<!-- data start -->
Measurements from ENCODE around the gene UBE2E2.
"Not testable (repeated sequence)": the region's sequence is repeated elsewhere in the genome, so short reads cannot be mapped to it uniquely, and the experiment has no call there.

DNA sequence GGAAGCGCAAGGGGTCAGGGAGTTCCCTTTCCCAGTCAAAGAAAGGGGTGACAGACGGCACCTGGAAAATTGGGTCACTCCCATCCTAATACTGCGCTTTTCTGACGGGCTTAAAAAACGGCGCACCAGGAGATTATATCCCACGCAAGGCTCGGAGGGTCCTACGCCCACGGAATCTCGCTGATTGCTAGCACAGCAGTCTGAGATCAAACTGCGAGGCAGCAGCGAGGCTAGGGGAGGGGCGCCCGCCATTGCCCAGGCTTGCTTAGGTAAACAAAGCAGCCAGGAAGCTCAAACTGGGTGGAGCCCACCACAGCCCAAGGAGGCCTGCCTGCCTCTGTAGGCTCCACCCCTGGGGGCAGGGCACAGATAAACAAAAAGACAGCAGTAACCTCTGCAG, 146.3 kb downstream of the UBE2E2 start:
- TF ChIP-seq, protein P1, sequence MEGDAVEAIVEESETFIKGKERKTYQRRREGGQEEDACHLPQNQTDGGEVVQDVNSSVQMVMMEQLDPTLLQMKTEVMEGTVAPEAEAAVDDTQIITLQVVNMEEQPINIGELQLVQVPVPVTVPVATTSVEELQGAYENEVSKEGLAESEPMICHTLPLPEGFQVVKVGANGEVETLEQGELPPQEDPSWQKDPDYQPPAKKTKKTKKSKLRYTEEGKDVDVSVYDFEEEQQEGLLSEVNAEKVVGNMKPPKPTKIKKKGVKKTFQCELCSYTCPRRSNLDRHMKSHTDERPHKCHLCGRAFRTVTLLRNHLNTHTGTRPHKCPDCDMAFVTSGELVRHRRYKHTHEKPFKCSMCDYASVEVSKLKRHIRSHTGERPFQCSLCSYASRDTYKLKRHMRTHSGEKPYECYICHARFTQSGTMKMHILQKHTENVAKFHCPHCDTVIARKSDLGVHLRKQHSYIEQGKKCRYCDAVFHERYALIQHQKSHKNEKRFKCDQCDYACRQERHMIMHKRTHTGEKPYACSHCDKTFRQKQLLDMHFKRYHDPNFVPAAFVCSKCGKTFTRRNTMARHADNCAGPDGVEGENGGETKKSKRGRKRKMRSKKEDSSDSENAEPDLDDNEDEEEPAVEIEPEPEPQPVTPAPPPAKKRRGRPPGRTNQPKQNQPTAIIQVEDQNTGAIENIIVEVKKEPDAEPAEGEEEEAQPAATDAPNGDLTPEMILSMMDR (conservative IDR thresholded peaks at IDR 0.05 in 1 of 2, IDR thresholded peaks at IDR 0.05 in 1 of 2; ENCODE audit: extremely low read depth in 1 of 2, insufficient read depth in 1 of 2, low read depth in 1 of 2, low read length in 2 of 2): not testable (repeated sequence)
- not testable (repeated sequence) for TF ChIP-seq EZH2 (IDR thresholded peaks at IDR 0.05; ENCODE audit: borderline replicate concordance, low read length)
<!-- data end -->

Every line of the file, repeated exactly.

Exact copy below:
Measurements from ENCODE around the gene UBE2E2.
"Not testable (repeated sequence)": the region's sequence is repeated elsewhere in the genome, so short reads cannot be mapped to it uniquely, and the experiment has no call there.

DNA sequence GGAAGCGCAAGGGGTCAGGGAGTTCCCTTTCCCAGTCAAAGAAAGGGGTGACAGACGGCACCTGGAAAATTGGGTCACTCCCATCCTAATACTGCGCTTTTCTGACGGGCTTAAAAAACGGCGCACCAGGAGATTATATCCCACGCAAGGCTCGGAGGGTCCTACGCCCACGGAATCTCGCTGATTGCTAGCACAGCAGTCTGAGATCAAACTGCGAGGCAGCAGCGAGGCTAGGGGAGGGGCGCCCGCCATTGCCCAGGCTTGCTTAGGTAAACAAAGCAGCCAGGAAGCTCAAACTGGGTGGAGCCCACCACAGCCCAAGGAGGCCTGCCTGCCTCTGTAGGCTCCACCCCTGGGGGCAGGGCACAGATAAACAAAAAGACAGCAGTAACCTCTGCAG, 146.3 kb downstream of the UBE2E2 start:
- TF ChIP-seq, protein P1, sequence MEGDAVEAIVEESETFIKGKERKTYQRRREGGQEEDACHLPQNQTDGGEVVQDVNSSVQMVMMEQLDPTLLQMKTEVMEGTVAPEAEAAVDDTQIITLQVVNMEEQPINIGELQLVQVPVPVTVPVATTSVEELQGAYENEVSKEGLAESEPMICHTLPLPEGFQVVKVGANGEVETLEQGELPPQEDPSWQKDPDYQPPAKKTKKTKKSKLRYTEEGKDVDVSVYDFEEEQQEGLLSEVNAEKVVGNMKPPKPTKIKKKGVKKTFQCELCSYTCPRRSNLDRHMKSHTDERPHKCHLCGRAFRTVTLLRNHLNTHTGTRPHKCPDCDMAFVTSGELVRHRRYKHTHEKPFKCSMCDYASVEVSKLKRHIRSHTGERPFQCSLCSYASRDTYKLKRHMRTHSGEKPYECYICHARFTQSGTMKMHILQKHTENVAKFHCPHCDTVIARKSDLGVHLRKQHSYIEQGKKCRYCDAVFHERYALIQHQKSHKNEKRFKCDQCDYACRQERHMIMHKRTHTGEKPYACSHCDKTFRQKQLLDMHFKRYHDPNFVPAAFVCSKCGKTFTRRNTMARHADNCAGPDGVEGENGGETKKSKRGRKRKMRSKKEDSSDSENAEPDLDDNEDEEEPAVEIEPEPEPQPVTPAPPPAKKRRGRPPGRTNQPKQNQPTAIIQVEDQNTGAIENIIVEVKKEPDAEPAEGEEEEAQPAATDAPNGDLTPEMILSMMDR (conservative IDR thresholded peaks at IDR 0.05 in 1 of 2, IDR thresholded peaks at IDR 0.05 in 1 of 2; ENCODE audit: extremely low read depth in 1 of 2, insufficient read depth in 1 of 2, low read depth in 1 of 2, low read length in 2 of 2): not testable (repeated sequence)
- not testable (repeated sequence) for TF ChIP-seq EZH2 (IDR thresholded peaks at IDR 0.05; ENCODE audit: borderline replicate concordance, low read length)